The outdoor classroom is built! It actually happened. It was not simple. It takes much care to not only build anything of that size, but also to ensure the safety of the structure. Here is a sneak peek at the process over the last couple weeks:
A lot of the learning will not be resigned to this tent. The students and I are going to spread out into the different corners of the campus and really use the space available to us. This tent will protect us from the elements, as well as have a comfortable space to explore our learning with desks and chairs.
The question that I am continually asked is: how will you keep warm in the cooler months of the school year? There are many options. I find the real question is, however: how do we keep warm, and have an available energy outlet, in the cooler months of the year using clean energy?
Earlier this year, on a sunny day in the winter, I was sitting outside my sister’s backyard, enjoying conversation and delighting on small snacks, all the while I was positioned right next to a solar panel. This solar panel was propped at a almost 45 degree angle, like a picture frame on a shelf. This solar panel was taking in all the available sunlight and transferring it to a power storage battery that I found out could run my sister’s refrigerator for 23 hours when fully charged.
As I think about keeping the classroom warm and running a projector and document camera, I remembered that solar panel and power storage battery from earlier that year. At this time I am currently researching the solar panel/battery kit that will best suit our needs. I am interested in this brand: https://www.goalzero.com/shop/kits/goal-zero-yeti-3000-lithium-power-station-boulder-200-briefcase-solar-kit/ (they are currently out of stock).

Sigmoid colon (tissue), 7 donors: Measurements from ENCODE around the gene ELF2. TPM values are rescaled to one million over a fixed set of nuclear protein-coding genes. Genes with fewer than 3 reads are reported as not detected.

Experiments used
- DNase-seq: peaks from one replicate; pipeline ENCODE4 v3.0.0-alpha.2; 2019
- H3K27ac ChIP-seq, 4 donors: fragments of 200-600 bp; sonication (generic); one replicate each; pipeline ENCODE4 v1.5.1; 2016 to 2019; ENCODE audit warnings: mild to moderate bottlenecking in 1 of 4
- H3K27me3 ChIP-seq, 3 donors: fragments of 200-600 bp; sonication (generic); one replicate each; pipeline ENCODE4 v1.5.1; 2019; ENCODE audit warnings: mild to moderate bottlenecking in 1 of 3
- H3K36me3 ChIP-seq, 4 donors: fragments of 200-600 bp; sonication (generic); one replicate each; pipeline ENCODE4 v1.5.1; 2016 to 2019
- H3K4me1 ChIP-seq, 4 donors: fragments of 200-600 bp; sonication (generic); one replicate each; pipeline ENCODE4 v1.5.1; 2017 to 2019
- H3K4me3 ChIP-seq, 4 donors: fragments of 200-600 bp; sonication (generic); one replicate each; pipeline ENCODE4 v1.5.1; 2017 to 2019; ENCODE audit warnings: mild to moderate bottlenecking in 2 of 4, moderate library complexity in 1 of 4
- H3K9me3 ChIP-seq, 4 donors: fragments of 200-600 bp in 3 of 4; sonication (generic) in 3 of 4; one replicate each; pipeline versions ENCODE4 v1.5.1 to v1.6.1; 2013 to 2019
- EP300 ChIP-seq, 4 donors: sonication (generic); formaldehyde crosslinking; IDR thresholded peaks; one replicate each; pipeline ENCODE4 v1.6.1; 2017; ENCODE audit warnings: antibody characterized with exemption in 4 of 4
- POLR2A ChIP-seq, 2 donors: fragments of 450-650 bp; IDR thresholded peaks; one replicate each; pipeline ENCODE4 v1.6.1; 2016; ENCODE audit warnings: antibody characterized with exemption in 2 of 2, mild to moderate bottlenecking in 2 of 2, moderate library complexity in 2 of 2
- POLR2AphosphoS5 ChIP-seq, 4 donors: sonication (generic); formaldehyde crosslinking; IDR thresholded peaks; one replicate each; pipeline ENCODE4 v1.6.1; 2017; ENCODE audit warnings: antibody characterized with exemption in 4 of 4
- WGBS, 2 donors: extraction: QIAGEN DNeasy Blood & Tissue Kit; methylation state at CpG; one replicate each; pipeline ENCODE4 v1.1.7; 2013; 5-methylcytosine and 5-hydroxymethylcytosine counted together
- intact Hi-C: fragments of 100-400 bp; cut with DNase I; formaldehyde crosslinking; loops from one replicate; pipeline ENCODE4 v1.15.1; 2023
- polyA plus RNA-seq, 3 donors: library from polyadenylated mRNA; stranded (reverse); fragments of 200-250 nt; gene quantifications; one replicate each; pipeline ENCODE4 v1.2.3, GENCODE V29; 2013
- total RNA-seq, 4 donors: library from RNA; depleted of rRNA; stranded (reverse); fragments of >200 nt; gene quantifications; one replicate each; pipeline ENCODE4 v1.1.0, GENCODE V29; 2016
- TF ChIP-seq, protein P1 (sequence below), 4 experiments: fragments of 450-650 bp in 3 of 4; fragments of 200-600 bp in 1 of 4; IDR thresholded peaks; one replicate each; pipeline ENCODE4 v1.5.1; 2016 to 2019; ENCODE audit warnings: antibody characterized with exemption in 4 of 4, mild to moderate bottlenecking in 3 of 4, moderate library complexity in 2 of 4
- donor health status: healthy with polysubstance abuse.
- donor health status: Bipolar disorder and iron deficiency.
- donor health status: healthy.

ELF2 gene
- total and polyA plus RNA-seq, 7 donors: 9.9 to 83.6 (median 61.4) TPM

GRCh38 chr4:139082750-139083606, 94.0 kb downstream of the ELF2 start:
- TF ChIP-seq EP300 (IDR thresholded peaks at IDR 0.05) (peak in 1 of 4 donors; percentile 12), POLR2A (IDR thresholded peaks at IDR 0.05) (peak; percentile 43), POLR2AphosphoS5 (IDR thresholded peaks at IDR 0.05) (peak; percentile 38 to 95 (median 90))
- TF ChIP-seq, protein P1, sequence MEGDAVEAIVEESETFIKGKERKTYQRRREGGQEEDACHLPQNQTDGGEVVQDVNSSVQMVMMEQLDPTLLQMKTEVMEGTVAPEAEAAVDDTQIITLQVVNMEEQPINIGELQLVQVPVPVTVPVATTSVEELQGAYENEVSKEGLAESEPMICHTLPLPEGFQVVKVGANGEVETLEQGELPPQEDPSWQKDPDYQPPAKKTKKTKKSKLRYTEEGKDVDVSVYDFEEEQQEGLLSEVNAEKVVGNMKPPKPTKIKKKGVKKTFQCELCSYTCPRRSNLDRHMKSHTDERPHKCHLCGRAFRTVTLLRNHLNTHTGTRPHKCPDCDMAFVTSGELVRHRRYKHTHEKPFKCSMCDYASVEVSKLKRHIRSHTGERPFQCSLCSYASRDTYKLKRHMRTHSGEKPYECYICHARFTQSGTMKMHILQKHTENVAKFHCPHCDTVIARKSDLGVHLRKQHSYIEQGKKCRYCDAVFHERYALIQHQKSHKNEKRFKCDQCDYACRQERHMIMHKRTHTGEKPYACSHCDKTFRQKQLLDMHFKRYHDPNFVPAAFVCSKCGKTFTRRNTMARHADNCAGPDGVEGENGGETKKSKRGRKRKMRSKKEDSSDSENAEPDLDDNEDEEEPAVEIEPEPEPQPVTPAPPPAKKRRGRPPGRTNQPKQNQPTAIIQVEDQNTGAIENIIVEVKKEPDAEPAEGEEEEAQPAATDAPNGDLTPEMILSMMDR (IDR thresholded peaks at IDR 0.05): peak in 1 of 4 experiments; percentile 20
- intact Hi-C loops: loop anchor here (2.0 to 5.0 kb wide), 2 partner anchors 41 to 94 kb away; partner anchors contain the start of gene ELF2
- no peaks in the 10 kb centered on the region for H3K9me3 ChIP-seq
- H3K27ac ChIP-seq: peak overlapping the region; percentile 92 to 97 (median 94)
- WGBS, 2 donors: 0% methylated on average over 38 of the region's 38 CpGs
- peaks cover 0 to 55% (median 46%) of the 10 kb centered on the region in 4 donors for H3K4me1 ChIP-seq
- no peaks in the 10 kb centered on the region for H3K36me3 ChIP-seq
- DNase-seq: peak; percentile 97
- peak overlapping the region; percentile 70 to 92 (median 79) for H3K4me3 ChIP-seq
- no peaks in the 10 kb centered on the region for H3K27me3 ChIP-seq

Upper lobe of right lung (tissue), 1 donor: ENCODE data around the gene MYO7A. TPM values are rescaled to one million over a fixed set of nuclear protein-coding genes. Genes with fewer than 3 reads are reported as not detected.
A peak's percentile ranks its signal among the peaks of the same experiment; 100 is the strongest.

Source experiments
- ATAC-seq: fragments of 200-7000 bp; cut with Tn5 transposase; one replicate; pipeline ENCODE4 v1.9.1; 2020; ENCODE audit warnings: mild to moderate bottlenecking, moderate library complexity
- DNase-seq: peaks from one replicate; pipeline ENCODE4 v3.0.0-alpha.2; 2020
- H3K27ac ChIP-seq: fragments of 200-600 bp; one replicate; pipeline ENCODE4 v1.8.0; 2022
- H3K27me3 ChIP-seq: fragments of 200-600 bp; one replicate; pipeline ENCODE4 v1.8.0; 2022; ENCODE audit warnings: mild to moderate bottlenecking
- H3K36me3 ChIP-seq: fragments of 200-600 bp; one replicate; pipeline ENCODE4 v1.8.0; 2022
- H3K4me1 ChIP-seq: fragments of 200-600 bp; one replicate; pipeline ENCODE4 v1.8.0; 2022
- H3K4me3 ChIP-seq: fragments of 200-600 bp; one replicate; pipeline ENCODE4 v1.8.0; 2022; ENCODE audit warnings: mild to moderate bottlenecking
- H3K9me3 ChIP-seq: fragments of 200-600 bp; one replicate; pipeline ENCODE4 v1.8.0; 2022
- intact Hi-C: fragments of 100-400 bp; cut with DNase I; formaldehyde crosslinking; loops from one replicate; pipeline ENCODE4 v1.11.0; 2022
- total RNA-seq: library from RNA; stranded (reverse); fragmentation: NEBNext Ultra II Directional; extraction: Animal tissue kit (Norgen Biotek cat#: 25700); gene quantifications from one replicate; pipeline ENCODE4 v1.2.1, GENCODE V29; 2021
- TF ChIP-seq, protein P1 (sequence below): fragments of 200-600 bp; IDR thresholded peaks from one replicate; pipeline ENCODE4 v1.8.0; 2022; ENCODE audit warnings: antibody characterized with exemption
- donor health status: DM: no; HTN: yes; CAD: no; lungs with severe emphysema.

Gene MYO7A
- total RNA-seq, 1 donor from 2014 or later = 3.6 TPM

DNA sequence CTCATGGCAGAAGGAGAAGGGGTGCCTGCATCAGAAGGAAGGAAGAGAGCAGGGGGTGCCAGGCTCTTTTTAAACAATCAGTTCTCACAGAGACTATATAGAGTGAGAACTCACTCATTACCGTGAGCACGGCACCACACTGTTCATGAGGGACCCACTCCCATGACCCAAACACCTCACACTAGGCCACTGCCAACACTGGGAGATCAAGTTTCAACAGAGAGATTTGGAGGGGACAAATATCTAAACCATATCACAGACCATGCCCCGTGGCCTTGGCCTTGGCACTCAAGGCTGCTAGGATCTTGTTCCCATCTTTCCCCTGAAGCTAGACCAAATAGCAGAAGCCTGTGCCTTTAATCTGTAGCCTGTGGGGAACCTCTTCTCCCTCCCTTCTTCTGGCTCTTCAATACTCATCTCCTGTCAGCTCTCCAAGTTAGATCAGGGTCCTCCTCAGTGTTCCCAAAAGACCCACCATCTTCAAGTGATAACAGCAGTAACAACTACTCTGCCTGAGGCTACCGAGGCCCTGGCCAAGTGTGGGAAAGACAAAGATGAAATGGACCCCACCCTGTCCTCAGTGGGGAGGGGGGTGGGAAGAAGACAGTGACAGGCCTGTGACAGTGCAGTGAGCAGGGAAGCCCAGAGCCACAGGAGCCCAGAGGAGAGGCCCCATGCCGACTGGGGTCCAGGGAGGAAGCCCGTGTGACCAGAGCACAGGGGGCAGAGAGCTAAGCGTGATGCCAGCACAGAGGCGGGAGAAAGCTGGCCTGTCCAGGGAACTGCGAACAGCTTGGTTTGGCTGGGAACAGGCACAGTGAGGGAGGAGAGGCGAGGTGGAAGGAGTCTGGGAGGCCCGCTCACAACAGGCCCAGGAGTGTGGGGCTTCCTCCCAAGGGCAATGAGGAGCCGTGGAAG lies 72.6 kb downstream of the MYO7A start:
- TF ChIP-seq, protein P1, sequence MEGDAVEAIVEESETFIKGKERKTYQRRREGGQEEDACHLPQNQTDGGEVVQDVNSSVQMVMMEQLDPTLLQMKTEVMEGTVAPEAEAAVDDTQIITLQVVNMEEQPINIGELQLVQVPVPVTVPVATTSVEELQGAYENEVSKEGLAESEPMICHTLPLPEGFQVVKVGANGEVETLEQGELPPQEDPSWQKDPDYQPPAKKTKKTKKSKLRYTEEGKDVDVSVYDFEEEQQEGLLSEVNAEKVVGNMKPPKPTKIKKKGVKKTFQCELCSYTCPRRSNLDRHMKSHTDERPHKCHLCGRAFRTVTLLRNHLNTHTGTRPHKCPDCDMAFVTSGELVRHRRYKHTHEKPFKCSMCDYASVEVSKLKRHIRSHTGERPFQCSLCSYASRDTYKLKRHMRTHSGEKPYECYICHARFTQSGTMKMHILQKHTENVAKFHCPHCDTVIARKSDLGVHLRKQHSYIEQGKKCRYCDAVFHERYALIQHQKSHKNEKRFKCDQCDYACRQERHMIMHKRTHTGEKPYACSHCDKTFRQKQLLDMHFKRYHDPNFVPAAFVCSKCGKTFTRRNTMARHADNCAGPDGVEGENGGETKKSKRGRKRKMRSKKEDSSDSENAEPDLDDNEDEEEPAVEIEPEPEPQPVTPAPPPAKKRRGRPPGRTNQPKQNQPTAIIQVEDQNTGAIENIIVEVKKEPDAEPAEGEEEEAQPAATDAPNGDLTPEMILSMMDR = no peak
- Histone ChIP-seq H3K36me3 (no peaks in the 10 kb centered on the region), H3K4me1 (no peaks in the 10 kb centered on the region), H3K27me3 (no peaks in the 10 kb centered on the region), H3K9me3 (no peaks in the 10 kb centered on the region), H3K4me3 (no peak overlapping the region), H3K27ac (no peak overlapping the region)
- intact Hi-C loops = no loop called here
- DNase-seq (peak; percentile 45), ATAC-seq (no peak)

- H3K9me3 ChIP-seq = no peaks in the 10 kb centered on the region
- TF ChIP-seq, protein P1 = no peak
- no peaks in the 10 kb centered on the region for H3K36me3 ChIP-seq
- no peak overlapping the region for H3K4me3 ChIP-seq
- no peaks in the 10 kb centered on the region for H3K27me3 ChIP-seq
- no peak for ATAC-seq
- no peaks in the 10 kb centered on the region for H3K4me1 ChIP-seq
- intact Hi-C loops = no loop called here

I applied for a Early Career Grant through National Geographic https://www.nationalgeographic.org/funding-opportunities/grants/what-we-fund/ in order to fund the project.
Project, what project?
Well, I propose to use a 3000Wh power storage battery and solar panel for our outdoor classroom in order to efficiently and effectively run the technology needed to not only keep students warm and cool, but to power a projector, document camera, charge computers, use a stove top to heat water and cook, and to run smaller classroom items such as a glue gun.
What makes this project so exciting is that it is the forefront of rebuilding the educational system from the traditional four walls to outdoor classrooms while at the same time lowering carbon emissions, and it will assisted by 4th and 5th Grade students. This project not only hits on conservation efforts and in educating the youth on how to easily and efficiently gain access to renewable resources for every day classroom use, but also to showcase the results of the experiment to my school and schools in our county in an effort to have more outdoor education available to more students.